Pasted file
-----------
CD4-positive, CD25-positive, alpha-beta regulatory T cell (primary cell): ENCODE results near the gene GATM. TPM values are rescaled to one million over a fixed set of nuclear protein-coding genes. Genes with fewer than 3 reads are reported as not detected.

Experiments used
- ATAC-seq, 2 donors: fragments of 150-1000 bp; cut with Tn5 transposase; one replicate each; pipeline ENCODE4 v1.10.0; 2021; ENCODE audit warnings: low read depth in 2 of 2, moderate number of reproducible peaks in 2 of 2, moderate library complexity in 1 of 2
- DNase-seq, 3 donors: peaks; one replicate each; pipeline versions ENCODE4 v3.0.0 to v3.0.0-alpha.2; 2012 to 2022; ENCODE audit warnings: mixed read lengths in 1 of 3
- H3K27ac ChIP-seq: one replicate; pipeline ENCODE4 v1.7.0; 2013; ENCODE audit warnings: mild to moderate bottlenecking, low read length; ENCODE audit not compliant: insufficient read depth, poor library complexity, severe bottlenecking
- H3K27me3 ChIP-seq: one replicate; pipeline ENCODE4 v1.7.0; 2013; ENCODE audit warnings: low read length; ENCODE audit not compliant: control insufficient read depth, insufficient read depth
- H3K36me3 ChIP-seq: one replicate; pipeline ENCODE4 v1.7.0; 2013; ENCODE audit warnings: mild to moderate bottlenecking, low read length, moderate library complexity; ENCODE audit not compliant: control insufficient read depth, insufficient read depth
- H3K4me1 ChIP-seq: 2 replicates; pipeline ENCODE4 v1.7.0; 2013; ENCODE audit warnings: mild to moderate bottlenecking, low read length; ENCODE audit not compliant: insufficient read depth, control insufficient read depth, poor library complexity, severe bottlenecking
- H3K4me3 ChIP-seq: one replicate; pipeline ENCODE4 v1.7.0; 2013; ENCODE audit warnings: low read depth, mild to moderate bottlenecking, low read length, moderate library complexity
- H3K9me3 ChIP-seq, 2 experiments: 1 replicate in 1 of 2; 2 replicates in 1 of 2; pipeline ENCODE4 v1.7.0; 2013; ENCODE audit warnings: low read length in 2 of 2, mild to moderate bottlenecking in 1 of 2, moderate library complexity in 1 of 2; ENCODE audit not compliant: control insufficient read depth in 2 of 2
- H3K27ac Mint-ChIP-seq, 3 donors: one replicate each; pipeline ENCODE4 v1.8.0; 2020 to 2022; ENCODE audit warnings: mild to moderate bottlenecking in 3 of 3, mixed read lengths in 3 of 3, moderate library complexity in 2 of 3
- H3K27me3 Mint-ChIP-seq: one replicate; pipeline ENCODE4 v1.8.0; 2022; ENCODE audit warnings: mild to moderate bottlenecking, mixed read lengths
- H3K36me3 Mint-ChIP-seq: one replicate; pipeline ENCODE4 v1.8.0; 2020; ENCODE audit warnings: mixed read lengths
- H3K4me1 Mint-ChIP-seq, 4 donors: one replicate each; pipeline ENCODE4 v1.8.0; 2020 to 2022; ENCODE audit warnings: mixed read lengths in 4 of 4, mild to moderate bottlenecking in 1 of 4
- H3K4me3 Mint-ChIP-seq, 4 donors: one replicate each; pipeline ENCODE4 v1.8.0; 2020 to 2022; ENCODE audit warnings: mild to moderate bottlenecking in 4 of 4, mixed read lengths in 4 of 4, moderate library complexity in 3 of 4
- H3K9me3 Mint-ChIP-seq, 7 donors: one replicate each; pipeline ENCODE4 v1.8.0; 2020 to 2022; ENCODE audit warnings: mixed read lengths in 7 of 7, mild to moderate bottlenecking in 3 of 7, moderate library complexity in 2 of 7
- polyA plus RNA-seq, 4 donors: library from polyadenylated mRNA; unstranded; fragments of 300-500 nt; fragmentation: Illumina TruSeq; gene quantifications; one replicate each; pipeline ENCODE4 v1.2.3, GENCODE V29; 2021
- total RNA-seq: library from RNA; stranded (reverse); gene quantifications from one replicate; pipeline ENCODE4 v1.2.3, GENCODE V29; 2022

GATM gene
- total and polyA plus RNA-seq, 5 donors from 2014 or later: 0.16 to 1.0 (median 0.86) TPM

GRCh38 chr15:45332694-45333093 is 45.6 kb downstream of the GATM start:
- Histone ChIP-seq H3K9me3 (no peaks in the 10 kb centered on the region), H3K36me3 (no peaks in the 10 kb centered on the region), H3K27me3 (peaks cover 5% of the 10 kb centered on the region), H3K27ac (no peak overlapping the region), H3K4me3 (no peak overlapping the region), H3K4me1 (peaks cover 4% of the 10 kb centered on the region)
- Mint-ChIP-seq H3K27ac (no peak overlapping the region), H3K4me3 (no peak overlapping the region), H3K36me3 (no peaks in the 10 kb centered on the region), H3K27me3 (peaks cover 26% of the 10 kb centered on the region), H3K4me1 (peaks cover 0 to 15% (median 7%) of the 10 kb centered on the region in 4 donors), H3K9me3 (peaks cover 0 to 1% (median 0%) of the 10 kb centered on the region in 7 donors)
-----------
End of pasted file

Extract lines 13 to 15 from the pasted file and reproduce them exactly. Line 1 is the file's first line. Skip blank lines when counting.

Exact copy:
- H3K36me3 Mint-ChIP-seq: one replicate; pipeline ENCODE4 v1.8.0; 2020; ENCODE audit warnings: mixed read lengths
- H3K4me1 Mint-ChIP-seq, 4 donors: one replicate each; pipeline ENCODE4 v1.8.0; 2020 to 2022; ENCODE audit warnings: mixed read lengths in 4 of 4, mild to moderate bottlenecking in 1 of 4
- H3K4me3 Mint-ChIP-seq, 4 donors: one replicate each; pipeline ENCODE4 v1.8.0; 2020 to 2022; ENCODE audit warnings: mild to moderate bottlenecking in 4 of 4, mixed read lengths in 4 of 4, moderate library complexity in 3 of 4